An uncertain future

I hope that time heals, and that we will overcome all of these traumas someday. For now, we are just learning to be patient with ourselves.

But the situation in Gaza gets worse with each passing day. I barely get to talk to my friends and family because of the frequent cuts to the cellular network. When we do talk, they tell me that the suffering has only intensified. Many are now facing starvation and dehydration due to limited access to food and water. Many have been displaced multiple times since my departure almost two months ago. The situation in the north is even worse. People have nowhere to turn. 

It’s heartbreaking to hear this from my loved ones, and it underscores the urgent need for international intervention to alleviate the suffering and the need to demand an immediate ceasefire. 

My family is unsure how long we will remain in Egypt. When we left Gaza, our main concern was staying alive. Our future plans remain unclear. We haven’t had the opportunity to think ahead because our immediate focus has been on finding safety and stability. We’re taking each day as it comes. 

I cannot shake the persistent feeling that I – along with many other aid workers – fell short in providing the support and assistance that was desperately needed during this time in Gaza. 

We saw the suffering of people first hand. They were our neighbours and even our own families and ourselves. I also recognise the immense challenges we faced as aid workers. Despite our tireless efforts, there were limitations beyond our control that prevented us from fully meeting the needs of those affected. There's definitely a feeling of guilt and self-doubt, but it's also tempered by the knowledge that we did everything within our power to make a difference. 

At the same time, my desire to continue my work as an aid worker is stronger than ever. I want to help rebuild Gaza and support its people in healing from all the traumas and losses we have been through. I want to help prevent such suffering from recurring, not just in my home but anywhere in the world where innocent lives are at stake. My commitment is fuelled by a profound belief in the inherent dignity of every human being.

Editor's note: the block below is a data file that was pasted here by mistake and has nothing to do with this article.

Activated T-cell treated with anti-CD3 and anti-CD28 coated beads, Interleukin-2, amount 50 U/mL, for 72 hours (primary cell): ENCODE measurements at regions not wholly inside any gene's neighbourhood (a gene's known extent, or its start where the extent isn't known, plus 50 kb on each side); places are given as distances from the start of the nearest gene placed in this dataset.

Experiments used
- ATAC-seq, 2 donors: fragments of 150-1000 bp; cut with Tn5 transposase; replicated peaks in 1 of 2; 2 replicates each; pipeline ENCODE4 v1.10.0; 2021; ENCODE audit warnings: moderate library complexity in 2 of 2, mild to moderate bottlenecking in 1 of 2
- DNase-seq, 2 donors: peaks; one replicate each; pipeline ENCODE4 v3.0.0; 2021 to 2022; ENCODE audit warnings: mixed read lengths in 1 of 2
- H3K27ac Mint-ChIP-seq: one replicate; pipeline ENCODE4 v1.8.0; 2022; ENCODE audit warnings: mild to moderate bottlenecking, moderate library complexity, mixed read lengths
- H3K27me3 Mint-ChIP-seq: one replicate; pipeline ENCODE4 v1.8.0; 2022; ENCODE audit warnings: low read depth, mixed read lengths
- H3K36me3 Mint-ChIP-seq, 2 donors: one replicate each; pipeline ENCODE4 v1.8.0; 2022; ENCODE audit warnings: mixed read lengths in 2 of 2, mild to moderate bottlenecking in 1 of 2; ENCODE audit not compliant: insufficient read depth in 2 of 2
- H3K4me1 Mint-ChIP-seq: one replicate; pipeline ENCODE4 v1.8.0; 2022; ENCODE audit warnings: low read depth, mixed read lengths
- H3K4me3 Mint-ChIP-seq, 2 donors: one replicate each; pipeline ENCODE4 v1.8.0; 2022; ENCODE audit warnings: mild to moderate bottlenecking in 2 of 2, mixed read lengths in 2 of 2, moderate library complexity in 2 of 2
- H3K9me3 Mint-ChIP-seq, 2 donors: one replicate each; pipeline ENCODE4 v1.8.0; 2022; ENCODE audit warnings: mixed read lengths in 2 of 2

With the ongoing conflict and no ceasefire in sight, however, it's challenging to know exactly how or when we will be able to make a meaningful difference. Until there's an end to the hostilities, neither I nor any other aid worker can fully unleash our potential to help. 

Meanwhile, people in Gaza continue to suffer deep wounds and losses they may never recover from. For some, it’s the unbearable loss of loved ones. For others, it’s the devastation of homes built with love and dedication over years, now reduced to rubble and memories. 

Loss took so many shapes: in the form of best friends and confidants who shared dreams and aspirations, suddenly torn away by the cruelty of conflict. It's the heartache of lovers separated by forces beyond their control, longing for a future that may never come to pass. There is also the loss of spaces that were more than just brick. Places like Mercy Corps’ co-working spaces and offices – dedicated to fostering community and collaboration – have been silenced by the echoes of destruction. 

These losses, in their many shapes and forms, cut deep into the fabric of Gaza's collective soul, and so many of them will never be replaced. But, through the pain and grief, these losses are also a reminder of the resilience of people in Gaza and the desire to rebuild once again.